In light of Tertullian’s presupposition, the answer is obvious. ‘Destroy’ does not mean ‘destroy.’ When Jesus says that God can destroy the soul, explains Tertullian, he really means that God will torment the soul forever. ‘We, however, so understand the soul’s immortality as to believe it ‘lost,’” Tertullian concludes, ‘not in the sense of destruction, but of punishment, that is, in hell’” (Tertullian, quoted by Edward William Fudge, “Interaction: No Platonic Influence?”, from The Fire That Consumes: A Biblical and Historical Study of the Doctrine of Final Punishment, Third Edition. Eugene: Cascade Books, 2011).

I am back once more to tackle conditional immortality and make the case for the traditional view of the immortality of the soul and the traditional view of hell. In this post, I desire to spend some significant time on the philosophy of language and the role it plays in this debate. Often, believers can naively think that debates over Scripture are just matters of interpretation...but do they realize that such “interpretations” consist of philosophical reasoning? Very few seem to know this; and yet, there are so many debates in the world that are conducted over philosophical discussion. I think that if we intend to have a philosophical theology, a “queen” that is aided by the “handmaiden” of philosophy, then we must begin to see that philosophy and theology are closely intertwined. It will prove to be key in debates such as this (annihilationism vs. immortalism).

I for one agree with Tertullian when he says that “destroy” does not take on the literal meaning when Jesus refers to humans. Why? I am convinced that the philosophy of man is distinguished from the philosophy of objects. The Scriptures indicate rather heavily in Revelation (not to mention other places) that man will be “tormented” in the lake of fire and brimstone. Therefore, if one places words like “destroy both soul and body in hell” against the rest of Scripture, which claims conscious torment, one cannot come out with an annihilationist definition of “destroy.” Man is created distinct from things. Man has consciousness, while objects do not. Man can talk, while objects cannot. Man can build and plant, while objects cannot. Man cannot be subjected to objects; objects are always subjected to man. The objects that are on the earth have been given by God for man’s disposal, so that man would benevolently exercise the dominion over the earth that God has given (Genesis 1:26-28).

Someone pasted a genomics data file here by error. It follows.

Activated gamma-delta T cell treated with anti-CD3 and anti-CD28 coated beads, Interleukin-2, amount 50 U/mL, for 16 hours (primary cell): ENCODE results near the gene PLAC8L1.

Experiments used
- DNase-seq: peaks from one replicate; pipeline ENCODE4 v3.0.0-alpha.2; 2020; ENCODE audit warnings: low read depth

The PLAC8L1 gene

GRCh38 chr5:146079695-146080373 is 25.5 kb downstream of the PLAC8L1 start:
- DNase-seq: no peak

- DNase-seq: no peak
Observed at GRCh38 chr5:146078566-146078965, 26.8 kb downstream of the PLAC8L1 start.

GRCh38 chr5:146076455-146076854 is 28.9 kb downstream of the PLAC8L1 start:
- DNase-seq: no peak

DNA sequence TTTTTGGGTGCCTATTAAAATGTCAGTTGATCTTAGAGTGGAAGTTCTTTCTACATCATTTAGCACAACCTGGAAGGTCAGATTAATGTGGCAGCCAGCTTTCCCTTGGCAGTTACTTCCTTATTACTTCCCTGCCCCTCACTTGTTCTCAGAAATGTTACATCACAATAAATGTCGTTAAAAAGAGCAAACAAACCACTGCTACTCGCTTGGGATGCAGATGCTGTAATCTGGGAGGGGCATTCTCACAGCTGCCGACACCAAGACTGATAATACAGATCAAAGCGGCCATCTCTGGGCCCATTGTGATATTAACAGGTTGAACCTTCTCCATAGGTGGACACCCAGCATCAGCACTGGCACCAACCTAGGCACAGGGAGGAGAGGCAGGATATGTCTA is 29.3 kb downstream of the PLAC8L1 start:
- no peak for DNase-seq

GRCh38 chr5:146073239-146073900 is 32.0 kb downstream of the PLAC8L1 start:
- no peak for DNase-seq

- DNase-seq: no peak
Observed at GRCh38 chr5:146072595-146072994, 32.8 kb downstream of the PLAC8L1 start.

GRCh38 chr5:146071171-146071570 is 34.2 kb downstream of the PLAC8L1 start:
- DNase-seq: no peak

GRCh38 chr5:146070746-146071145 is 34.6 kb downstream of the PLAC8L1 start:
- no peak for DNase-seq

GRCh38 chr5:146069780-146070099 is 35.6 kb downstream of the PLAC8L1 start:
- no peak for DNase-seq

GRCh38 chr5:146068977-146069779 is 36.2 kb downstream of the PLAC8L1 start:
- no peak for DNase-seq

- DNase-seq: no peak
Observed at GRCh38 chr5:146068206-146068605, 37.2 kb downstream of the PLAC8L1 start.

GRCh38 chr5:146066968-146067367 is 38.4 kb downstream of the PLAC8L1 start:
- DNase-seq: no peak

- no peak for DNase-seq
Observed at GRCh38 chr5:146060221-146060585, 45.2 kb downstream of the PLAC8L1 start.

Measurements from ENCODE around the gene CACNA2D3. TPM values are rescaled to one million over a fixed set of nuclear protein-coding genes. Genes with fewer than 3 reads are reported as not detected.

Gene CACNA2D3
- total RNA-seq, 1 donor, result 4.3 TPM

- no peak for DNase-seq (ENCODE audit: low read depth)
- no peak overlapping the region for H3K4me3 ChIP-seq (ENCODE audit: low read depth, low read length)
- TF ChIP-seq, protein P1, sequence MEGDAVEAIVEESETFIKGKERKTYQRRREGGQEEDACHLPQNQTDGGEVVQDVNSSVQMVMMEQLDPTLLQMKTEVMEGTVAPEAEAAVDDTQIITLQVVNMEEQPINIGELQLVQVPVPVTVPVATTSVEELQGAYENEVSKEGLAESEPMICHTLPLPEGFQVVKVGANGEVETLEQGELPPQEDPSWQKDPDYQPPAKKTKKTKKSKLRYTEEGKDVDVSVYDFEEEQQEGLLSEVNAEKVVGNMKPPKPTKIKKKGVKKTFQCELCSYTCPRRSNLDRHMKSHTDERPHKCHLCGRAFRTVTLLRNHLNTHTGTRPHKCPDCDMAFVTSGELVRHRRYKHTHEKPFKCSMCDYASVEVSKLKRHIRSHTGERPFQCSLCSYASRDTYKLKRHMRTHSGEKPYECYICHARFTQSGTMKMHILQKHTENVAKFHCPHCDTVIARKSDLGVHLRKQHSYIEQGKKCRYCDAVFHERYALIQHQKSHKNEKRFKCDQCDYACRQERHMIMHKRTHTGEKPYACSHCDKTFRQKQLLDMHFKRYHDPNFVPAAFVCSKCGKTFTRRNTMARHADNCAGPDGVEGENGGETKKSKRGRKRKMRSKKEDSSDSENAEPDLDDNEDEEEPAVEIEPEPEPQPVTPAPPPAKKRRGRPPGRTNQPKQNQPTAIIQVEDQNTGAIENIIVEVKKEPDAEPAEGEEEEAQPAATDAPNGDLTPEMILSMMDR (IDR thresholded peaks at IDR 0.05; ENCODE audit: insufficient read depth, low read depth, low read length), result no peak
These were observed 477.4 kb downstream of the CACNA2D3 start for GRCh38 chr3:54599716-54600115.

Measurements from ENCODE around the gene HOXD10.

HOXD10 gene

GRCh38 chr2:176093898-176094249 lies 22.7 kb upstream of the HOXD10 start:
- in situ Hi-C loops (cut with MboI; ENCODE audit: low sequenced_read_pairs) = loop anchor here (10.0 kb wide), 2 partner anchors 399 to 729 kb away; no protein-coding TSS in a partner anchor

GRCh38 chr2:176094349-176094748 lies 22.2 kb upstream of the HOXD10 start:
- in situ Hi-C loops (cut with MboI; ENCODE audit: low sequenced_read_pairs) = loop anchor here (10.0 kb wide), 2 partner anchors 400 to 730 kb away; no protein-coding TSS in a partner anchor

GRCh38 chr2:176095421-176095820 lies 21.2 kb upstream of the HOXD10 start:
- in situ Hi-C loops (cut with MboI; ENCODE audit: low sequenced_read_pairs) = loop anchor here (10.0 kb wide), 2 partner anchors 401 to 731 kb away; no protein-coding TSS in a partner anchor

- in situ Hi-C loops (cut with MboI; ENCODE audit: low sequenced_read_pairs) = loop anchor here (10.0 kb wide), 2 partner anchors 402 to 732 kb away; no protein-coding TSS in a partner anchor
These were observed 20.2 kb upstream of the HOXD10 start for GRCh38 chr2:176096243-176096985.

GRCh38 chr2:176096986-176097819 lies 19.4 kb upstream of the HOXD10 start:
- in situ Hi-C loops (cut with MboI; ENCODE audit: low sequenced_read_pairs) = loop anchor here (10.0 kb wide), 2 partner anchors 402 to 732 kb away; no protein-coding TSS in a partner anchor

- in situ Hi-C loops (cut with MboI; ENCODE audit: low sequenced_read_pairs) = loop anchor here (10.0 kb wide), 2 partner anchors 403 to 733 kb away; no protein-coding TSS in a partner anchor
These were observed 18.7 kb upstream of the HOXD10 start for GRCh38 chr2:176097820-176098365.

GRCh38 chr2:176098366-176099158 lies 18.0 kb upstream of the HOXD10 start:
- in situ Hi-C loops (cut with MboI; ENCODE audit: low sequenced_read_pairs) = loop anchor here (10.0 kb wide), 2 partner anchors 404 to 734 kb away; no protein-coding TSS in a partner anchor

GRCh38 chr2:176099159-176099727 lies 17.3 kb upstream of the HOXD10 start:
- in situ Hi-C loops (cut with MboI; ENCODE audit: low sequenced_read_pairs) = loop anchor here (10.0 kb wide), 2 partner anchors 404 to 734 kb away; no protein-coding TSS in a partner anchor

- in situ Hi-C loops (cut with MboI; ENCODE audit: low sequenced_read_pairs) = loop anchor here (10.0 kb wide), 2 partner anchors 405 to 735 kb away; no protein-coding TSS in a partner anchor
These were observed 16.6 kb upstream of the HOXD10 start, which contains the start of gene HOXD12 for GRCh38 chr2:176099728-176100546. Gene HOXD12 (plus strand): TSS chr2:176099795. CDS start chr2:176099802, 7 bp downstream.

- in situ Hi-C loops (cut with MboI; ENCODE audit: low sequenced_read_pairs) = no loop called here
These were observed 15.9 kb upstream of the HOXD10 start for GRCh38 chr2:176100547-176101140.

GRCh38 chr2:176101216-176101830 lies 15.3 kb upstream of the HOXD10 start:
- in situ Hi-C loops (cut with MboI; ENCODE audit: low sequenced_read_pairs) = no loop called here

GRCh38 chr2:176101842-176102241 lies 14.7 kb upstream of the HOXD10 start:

Country music singer Steve Wariner once performed a song called “Two Teardrops.” The song is all about a conversation between two teardrops about the reason why they are falling from the faces of certain individuals. One of the teardrops falls from the face of a woman who just got married. “She was so happy she just got married/I was on her cheek when she wiped me away with her glove/ I could tell by the look on her face, she didn’t need me/so I drifted on down and caught me a ride to the sea,” the tear responded. “The other tear said, ‘We’ve got a connection/I’m a tear of sorrow, born of rejection/I’m from the sad brown eyes of her old flame,’” the song goes. The chorus begins with, “Oh the ocean’s a little bit bigger tonight/two more teardrops somebody cried/ one of them happy and one of them bluer than blue...” It’s obvious that people often cry tears of joy or tears of sorrow, and this song capitalizes on both “tearful” emotions.

I didn’t use the country song “Two Teardrops” just to introduce country music or make most of my readership feel uncomfortable (since very few individuals likely know of my affinity for some of the genre), but to demonstrate that when it comes to inanimate objects such as tears, humans often use personification. With inanimate objects, we tend to give them human characteristics or human traits---speaking, crying, screaming, walked, danced, etc. For instance, someone in a poetic mood could write, “the sun danced across my window this morning.” In such a scenario, we wouldn’t assume that the sun literally danced across the window. If the sun started grooving outside my window, I would throw myself in my bed and hide in fear! By using personification, we are consciously aware that the sun, moon, stars, and other parts of creation (and inanimate objects) are not human. Otherwise, ascribing human language to them would be like saying “I talked.” One has a visual image of me talking but there’s nothing deeper than conversation indicated by such a statement. Saying “I talked” certainly isn’t as poetic as saying “the sun danced” or “the waves roared,” etc.